Saturday, May 5, 2007
The sun is dying.
It's fifty years in the future, and the fire of our main energy source for light, heat and health is running out. A crew of eight men and women are sent into space carrying a massive bomb with a thermonuclear payload the size of Manhattan in order to re-ignite it. Seven years earlier, another ship, the Icarus I, had been launched, but contact was lost. After moving away from Earth, the Icarus II, our protagonists, have picked up a distress beacon set out by the original ship. Capa (Cillian Murphy), the physicist who controls the bomb is asked by Captain Kaneda (Hiroyuki Sanada) to decide whether to change course and approach the initial Icarus. Reasoning that their success is theoretical anyway, he decides the pros outweigh the cons, and the possibility of getting another bomb, just in case their bomb is faulty.
As it may sound, this film owes a large debt to that triptych of intelligent, adult science fiction, 2001: A Space Odyssey, Solaris and Alien, and, although, having not seen Solaris, I can most certainly attest that the film does follow similar guidelines that the other two adhere to, including **SPOILER** a wild'n-out/deathfest of a finale, although who is going to go and when and where is just as unpredictable **END SPOILERS**.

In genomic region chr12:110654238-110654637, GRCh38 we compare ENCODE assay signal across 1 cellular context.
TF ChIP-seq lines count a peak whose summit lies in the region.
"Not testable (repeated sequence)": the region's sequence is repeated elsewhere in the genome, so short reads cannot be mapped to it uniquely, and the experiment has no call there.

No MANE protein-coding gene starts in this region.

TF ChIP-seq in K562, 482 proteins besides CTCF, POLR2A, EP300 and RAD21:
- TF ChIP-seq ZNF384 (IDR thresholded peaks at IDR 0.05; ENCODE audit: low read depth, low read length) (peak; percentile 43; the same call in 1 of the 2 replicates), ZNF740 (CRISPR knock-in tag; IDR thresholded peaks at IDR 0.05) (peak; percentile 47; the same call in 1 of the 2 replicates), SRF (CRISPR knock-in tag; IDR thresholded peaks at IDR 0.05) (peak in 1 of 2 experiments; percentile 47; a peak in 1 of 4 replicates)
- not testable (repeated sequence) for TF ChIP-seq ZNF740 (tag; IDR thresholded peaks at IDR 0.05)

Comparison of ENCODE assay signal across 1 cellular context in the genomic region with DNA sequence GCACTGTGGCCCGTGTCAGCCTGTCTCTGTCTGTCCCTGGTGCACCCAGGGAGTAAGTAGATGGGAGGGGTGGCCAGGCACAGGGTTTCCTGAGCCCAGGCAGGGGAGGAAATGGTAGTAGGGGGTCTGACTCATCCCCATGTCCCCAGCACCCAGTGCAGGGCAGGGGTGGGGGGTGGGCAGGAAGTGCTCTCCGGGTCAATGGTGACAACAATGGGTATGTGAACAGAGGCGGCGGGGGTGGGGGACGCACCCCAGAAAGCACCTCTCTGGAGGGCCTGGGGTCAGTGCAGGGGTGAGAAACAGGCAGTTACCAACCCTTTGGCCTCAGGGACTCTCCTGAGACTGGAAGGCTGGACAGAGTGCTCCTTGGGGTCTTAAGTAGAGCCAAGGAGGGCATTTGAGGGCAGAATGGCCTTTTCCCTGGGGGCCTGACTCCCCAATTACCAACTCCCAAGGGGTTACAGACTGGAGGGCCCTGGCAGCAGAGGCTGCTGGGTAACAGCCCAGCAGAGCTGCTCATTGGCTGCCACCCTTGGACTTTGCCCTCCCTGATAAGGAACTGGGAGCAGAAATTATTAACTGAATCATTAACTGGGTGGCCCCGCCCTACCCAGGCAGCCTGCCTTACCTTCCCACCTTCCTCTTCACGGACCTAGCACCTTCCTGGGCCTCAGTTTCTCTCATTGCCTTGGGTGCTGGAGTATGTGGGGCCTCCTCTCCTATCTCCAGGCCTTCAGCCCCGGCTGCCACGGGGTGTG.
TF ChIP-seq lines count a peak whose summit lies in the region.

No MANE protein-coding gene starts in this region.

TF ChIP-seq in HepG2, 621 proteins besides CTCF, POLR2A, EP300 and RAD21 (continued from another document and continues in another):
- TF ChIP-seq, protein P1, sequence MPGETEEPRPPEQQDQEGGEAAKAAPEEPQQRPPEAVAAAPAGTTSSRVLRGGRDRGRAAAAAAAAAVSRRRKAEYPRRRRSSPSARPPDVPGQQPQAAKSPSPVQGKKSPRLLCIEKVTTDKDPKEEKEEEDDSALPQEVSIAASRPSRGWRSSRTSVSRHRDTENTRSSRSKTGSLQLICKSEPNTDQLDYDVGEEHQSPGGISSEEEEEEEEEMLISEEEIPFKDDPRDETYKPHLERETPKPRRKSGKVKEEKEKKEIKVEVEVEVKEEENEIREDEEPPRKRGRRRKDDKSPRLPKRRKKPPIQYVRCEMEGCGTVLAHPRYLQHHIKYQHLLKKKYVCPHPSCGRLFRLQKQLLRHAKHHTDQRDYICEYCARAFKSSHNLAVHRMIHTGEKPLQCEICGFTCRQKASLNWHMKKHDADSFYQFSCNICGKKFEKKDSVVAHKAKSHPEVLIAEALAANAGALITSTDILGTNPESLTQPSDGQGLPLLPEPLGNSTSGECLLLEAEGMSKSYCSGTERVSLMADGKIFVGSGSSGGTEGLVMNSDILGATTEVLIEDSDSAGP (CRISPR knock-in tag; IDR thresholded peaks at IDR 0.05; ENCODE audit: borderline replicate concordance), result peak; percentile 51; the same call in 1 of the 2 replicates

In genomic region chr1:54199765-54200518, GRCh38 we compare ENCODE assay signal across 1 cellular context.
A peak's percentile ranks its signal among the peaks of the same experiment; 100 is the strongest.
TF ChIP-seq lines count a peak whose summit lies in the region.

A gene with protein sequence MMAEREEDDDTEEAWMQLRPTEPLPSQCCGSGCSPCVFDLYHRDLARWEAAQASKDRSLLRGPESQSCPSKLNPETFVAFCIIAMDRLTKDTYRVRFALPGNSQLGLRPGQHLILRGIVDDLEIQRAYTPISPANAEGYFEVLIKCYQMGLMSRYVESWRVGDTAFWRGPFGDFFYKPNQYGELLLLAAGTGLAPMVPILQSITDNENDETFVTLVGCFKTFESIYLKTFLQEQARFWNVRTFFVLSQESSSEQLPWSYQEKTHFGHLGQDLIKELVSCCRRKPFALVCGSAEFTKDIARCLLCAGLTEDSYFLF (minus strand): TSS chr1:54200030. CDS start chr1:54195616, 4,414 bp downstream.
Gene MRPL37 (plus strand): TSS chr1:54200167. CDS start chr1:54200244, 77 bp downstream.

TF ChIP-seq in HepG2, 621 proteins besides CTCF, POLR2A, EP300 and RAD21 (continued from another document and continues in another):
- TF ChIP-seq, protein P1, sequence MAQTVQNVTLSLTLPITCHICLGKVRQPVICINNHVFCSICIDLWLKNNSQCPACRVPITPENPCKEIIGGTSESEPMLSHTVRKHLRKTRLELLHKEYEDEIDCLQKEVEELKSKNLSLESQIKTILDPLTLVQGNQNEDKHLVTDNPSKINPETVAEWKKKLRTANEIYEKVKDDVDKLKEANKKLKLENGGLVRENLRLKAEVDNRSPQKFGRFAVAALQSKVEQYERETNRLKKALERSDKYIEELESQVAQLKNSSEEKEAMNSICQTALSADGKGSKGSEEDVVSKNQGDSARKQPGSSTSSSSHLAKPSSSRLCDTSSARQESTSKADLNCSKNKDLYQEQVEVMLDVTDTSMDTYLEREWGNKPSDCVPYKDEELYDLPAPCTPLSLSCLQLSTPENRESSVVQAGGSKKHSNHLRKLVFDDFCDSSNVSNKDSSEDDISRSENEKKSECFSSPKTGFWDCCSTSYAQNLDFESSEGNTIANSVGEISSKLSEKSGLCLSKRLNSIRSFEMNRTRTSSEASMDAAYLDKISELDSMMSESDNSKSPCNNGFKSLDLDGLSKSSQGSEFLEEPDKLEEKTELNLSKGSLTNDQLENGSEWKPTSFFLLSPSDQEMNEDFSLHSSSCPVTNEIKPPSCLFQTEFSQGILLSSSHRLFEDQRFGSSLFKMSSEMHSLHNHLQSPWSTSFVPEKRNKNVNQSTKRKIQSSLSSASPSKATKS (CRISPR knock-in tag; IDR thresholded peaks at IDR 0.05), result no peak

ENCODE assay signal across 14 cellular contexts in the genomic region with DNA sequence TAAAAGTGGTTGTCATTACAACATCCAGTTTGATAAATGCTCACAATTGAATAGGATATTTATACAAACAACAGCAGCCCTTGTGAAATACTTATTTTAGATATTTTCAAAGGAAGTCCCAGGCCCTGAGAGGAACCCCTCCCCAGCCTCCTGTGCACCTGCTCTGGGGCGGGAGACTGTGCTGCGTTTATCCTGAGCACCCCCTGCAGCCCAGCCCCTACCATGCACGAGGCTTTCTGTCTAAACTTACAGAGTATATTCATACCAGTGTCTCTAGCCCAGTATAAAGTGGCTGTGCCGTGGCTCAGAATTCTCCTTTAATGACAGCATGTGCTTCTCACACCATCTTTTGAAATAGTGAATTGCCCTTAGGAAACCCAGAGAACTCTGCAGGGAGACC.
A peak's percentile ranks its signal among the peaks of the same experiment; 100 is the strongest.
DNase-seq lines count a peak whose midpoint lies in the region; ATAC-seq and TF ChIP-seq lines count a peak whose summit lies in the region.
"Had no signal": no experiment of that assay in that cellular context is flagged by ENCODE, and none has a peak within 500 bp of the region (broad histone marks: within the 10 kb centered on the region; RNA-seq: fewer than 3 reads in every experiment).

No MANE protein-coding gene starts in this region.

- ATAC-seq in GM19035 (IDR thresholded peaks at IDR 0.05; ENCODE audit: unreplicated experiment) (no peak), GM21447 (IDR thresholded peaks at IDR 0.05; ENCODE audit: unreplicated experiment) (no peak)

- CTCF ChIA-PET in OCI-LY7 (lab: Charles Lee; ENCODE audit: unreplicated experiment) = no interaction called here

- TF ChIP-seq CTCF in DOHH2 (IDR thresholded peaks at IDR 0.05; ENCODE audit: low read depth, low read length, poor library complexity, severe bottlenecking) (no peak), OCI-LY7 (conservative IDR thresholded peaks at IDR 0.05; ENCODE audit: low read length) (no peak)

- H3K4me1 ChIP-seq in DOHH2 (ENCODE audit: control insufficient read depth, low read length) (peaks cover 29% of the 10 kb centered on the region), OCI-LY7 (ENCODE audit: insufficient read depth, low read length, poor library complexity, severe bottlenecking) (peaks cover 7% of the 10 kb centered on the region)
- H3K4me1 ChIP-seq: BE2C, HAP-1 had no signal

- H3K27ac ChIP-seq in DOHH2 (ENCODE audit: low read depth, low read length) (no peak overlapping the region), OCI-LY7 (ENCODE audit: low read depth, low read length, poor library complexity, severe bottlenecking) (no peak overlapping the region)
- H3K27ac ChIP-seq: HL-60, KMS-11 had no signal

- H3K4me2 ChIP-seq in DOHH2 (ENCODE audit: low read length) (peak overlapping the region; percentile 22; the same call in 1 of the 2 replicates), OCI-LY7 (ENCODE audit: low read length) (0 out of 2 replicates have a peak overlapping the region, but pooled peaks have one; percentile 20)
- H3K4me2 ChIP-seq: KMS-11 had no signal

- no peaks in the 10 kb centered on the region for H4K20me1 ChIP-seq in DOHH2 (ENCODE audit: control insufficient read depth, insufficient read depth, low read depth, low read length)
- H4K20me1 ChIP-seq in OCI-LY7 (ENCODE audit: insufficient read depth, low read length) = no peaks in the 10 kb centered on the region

It is a magnificent-looking film, and all the more amazing considering on the lesser budget it was made on. Director Danny Boyle has shown on many occasions (such as Trainspotting and 28 Days Later) that he knows how to get the most out of limited tools, and here he evokes the big names of science-fiction without attempting to outspend them. Also, not having the budget, Boyle and screenwriter Alex Garland have infused yet another film with a captivating story, rather than just a bunch of flashy setpieces.
The eight main actors (Cillian Murphy, Chris Evans, Rose Byrne, Michelle Yeoh, Hiroyuki Sanada, Cliff Curtis, Troy Garity & Benedict Wong) also do excellent work, managing to separate themselves as real people with real tendencies and real actions. There's no one being contrary just to create convenient villains; in this film, the only antagonist is possibly failing the mission, not any lame evil alien **SPOILER**(and even when it does turn violent, it's bore out of a natural situation featuring a crazy, random unstoppable killing machine, not just a random unstoppable killing machine monster thing, ha)**END SPOILERS**
All in all, a fantastic film, and deserves its place among the greats.
9/10, #2 of 2007